Candid evaluation

Print edition : June 22, 2002

Islam and Jihad by A.G. Noorani, LeftWord Books, New Delhi; pages 115, Rs.75.

A.G. NOORANI is a stout-hearted, public-spirited, well-known lawyer. He is better known as an author. He works hard and conscientiously to dig out little known but vital facts. He is a secular Indian Muslim, proud of his religion and his heritage. What he writes draws attention. He exposes religious rogues masquerading as leaders. In his last book, The RSS and the BJP: A Division of Labour, he took on the loud-mouthed paper tigers of the Rashtriya Swayam-sevak Sangh, the Vishwa Hindu Parishad and the Bajrang Dal.

Now he has launched an assault on the self-appointed interpreters of Islam. He successfully rubbishes Samuel Huntington's The Clash of Civilizations and the Remaking of World Order, a book which did more harm than any other similar work on the subject. The Harvard Professor writes:

The underlying problem for the West is not Islamic fundamentalism. It is Islam, a different civilisation whose people are convinced of the universality of their culture and the inferiority of the power...

This book came out at a time when September 11, 2001 was not too far and there was discontent in the Islamic world. The worldwide clash between Islam and the West did not occur. Bin Laden and Co. got excessive exposure and for a short while seemed to have the upper hand in Afghanistan. The Central Intelligence Agency (CIA) had sowed the wind and was now reaping the whirlwind. Bin Laden does no credit to Islam. Noorani has no time for him.

What makes one proud is the fact that not one Indian Muslim joined the Taliban or the Al Qaeda. This is the triumph of secularism over sectarianism. No one, as far as I know, has highlighted this striking fact.

September 11, 2001 hit the Islamic world between the eyes. The American response was devastating. For the first time in centuries, the West woke up to the strength, depth and extent of Islam. And the West made full use of news agencies like the Associated Press (AP), the United Press Inter-national (UPI) and the Agence France Presse (AFP). Islamophobia took over. And the United States President, the well-meaning George W. Bush, did not help matters by invoking the Crusades.

The word jihad entered the world vocabulary and its meaning was distorted. Noorani clarifies:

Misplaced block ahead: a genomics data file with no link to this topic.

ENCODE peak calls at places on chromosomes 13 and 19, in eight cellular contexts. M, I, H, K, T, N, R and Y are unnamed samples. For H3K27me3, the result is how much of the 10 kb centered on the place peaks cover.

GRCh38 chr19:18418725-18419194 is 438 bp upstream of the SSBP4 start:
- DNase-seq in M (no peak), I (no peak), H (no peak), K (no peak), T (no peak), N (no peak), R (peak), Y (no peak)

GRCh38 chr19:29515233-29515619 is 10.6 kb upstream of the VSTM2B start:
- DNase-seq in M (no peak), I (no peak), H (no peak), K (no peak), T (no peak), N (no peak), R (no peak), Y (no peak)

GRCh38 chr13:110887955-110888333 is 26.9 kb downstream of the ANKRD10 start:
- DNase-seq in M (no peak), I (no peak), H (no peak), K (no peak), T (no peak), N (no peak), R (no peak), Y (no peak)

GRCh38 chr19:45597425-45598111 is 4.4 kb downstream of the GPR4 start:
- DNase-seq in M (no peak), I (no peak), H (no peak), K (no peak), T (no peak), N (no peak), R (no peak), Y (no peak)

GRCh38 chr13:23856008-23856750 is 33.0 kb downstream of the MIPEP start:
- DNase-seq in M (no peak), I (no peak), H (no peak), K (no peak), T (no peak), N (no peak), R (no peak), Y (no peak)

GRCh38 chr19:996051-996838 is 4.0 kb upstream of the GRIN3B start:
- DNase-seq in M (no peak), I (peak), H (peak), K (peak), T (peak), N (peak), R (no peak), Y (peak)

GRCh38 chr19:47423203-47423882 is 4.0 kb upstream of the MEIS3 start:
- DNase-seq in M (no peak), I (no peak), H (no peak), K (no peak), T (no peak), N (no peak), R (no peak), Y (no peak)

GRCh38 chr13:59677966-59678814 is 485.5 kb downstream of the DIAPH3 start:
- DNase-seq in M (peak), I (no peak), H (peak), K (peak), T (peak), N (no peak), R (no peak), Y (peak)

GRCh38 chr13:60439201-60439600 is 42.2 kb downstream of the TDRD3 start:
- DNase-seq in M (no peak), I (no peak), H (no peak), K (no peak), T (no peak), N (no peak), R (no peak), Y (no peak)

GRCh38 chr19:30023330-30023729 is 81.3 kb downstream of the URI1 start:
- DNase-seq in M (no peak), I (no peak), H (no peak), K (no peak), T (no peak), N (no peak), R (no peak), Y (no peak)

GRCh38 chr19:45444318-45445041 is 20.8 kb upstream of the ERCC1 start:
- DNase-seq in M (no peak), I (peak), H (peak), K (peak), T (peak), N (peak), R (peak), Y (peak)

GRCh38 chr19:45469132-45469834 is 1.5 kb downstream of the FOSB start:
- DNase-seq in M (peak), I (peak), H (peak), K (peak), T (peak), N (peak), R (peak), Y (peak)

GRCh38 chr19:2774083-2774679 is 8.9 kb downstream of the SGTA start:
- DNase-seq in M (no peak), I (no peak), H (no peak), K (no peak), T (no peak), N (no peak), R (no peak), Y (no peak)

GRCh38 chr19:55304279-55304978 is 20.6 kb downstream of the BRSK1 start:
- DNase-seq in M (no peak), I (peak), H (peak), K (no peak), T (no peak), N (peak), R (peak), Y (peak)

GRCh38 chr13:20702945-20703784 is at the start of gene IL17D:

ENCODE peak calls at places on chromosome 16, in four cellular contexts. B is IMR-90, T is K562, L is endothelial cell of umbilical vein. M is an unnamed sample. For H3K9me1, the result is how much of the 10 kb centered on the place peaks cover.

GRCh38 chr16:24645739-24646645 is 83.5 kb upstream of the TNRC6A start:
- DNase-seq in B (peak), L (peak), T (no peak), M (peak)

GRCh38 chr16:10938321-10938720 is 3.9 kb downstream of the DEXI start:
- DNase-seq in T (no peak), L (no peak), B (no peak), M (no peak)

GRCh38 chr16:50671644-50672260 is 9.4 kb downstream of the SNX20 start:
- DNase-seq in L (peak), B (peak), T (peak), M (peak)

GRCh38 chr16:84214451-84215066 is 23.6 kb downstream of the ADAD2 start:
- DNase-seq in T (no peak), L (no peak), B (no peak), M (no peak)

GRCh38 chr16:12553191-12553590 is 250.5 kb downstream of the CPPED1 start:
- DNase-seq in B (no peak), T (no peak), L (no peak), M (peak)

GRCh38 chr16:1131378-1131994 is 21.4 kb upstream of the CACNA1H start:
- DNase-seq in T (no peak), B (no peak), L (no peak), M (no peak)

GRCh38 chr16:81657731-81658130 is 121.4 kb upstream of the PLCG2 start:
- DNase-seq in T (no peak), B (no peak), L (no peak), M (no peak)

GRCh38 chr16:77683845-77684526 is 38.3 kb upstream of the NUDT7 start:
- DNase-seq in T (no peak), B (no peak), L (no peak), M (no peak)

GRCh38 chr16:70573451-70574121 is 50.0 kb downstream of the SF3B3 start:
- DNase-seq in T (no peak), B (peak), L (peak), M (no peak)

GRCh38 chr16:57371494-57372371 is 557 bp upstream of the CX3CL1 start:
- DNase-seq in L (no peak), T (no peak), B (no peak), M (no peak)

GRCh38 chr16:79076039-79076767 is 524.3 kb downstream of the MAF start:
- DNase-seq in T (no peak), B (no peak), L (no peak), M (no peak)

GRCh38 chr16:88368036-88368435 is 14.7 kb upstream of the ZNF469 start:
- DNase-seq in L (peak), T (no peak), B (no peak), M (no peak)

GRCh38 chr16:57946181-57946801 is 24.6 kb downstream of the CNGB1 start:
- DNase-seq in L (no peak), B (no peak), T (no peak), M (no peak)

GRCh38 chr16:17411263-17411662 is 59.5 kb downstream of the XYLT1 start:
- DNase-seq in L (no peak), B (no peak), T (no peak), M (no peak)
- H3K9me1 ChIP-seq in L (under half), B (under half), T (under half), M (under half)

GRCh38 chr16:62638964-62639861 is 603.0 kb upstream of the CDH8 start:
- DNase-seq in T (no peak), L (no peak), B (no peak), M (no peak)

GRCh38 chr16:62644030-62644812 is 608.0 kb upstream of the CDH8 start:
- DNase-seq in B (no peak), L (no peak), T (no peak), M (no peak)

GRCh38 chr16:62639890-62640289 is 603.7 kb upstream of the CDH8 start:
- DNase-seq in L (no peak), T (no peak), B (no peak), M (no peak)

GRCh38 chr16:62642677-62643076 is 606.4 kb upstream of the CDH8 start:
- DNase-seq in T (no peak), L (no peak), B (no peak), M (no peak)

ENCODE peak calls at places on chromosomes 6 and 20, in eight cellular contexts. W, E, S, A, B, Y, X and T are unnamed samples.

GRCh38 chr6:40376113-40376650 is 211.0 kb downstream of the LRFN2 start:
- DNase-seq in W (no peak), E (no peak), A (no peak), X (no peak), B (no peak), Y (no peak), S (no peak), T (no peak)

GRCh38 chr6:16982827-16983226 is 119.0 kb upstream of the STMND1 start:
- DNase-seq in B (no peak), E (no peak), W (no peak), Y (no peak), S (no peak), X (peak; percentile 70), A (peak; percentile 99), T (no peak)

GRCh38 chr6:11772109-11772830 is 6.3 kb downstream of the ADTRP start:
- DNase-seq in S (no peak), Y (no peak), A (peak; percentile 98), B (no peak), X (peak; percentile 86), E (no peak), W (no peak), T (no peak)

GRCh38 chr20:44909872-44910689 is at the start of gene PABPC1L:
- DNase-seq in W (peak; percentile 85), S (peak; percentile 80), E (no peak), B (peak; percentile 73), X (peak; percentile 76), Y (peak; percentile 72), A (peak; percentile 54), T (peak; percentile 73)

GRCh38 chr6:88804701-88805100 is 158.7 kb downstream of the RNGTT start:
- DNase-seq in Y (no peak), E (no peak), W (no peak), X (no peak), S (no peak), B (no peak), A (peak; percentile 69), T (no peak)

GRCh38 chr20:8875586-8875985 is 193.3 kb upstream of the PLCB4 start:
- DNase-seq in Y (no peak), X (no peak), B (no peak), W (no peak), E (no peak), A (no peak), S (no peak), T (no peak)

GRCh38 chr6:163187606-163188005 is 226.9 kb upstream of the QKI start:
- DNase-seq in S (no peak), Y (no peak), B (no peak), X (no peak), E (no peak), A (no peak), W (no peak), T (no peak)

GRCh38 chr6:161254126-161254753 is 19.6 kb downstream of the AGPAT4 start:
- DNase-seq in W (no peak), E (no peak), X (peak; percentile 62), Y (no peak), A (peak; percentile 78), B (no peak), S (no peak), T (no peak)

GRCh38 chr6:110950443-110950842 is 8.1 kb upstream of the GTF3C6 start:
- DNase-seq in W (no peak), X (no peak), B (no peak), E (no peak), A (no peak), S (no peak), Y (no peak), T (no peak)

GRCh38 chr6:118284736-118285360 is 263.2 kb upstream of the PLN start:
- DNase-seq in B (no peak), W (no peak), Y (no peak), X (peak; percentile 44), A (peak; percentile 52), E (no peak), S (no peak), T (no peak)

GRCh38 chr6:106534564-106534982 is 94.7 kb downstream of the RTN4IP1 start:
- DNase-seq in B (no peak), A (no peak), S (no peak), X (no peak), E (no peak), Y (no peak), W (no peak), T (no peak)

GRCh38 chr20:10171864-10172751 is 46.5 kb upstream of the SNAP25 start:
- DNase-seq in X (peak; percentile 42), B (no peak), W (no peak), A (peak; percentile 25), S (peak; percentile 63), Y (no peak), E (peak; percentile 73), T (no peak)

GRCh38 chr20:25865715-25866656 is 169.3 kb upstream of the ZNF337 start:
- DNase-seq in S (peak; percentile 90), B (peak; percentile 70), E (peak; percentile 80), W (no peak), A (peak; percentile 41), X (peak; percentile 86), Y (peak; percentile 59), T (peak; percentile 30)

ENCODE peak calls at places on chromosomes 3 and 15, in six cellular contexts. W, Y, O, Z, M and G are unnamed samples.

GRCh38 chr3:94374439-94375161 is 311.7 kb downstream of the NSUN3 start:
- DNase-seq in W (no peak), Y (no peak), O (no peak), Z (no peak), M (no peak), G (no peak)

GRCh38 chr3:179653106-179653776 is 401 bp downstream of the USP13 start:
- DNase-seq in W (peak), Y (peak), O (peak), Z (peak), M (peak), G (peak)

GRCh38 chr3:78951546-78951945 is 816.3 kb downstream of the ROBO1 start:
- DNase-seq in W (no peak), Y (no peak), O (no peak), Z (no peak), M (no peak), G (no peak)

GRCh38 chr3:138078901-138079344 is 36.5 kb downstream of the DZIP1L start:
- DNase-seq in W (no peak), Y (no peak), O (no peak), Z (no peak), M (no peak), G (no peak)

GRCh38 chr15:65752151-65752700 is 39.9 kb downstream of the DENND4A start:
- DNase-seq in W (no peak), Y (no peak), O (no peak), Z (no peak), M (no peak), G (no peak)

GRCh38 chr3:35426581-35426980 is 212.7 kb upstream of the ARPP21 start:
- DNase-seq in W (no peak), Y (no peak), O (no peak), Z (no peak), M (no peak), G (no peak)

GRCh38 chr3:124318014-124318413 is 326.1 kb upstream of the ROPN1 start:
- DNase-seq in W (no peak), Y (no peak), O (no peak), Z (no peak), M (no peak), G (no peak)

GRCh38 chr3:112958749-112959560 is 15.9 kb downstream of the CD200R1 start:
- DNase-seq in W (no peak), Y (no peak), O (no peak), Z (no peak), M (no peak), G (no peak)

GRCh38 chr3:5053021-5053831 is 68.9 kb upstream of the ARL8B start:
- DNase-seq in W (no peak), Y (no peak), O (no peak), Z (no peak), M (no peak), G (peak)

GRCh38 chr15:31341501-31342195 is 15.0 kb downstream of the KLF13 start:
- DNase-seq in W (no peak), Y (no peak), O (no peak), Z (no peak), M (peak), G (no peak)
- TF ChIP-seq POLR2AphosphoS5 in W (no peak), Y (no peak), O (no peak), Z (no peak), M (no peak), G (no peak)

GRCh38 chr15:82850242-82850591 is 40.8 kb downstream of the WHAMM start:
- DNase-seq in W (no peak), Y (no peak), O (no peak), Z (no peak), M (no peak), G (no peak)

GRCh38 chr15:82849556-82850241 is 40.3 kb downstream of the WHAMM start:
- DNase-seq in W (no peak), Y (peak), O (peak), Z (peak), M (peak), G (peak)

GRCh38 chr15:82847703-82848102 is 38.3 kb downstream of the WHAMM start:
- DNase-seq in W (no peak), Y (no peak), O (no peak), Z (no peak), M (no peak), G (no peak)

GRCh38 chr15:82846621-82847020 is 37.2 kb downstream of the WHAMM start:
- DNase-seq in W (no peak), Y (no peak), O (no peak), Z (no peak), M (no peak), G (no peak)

The Jihad is not one of the five pillars of Islam. It is not the central prop of the religion, despite the common Western view.

I was fascinated by the predicament of Dr. Fawzia Afzal Khan, who teaches English at the Montclair State University in New Jersey. Noorani quotes:

Here I was, a 43 years old Pakistani-American - Muslim-feminist-English Professor-Singer - Actor-Scholar-Cri-tic-Wife-Mother, being asked to take sides, to reduce the complexities and contradictions of my multiple identities to one or the other label: Muslim or Secular, Islamist or Feminist, Pakistani or American, and the greatest of them all - "pro-terrorist" or "pro-civilisation".

Noorani throws refreshing light on Ayatollah Khomeini's fatwa against Salman Rushdie. Almost the entire Muslim world condemned the fatwa. It made no difference. Rushdie needed protection for a dozen years. A near unreadable book became a world bestseller. Rushdie became a sort of secular icon.

Noorani's view is that current interpretations of jihad and fatwa "expose both to ridicule and Islam to misunderstanding and misrepresentation". Unfortunately the Islamic world is sadly divided.

To me the chapter on Islamic fundamentalism came as a breath of fresh air. The author lists its main traits: revivalism, hostility towards minorities, anti-intellectualism, intolerance, arrogant insularity, intellectual bankruptcy and moral blindness, rejection of rational discourse, pluralism, free speech, democratic governance, secularism and recourse to violence. This applies not only to Islam but to Hinduism, Judaism and Christianity as well.

This book is an eye-opener. Here we are, a nation of one billion, with 150 million Muslims, most of them converts from Hinduism. We have co-existed for nearly a thousand years and yet how many Hindus have ever made an effort to read the Koran or how many Muslims are familiar with the Gita or the Ramayana? A Kabir here and a Khusro there does not make much of a difference. Great Indian Muslims like Maulana Abul Kalam Azad and Zakir Hussain received more brickbats than bouquets from fellow religionists.

Noorani quotes extensively from Sir Syed Ahmad Khan, Maulana Azad and Muhammad Iqbal but the memorable quote is from the immortal Ghalib:

My belief in God's oneness is unstained, and my faith is perfect. My tongue repeats, "There is no God but God," and my heart believes, "Nothing exists but God, and God alone works, manifests in all things."

One observation I must make. Noorani has not touched upon the consequences of the collapse of the Soviet Union on Islam. Young men and women in the Islamic world generally were Marxists or Communists or Socialists. The USSR was their ideological Mecca. Now they have become aimless jihadis and fundamentalists.

Noorani's book should be widely read by Hindus, Muslims, Sikhs and Christians. It is deeply reflective and passionately written. The great merit of the book is its disarming candour.

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